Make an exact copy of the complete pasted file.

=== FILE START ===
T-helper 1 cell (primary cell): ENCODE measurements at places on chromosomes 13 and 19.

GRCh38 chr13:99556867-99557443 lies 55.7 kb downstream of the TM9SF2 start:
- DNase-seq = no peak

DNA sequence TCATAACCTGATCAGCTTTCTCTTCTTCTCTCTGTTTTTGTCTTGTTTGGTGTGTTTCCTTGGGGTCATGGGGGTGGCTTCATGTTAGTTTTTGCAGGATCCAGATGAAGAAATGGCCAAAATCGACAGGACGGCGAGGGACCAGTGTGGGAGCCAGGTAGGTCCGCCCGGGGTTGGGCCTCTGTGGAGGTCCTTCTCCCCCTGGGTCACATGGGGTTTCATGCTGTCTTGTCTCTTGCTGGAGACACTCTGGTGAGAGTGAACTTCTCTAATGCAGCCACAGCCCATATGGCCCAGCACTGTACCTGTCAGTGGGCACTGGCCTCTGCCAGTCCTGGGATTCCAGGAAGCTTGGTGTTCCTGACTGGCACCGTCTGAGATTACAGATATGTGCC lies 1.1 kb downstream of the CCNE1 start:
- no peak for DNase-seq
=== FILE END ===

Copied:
T-helper 1 cell (primary cell): ENCODE measurements at places on chromosomes 13 and 19.

GRCh38 chr13:99556867-99557443 lies 55.7 kb downstream of the TM9SF2 start:
- DNase-seq = no peak

DNA sequence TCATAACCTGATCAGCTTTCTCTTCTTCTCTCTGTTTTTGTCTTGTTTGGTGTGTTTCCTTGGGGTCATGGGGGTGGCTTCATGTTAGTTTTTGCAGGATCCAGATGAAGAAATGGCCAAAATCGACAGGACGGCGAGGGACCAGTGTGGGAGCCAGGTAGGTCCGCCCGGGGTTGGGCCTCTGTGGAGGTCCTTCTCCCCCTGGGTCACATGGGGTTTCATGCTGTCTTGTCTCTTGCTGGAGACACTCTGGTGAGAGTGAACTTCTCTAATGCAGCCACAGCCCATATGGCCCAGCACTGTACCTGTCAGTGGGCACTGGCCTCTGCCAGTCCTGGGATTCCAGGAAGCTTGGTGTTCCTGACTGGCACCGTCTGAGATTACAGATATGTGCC lies 1.1 kb downstream of the CCNE1 start:
- no peak for DNase-seq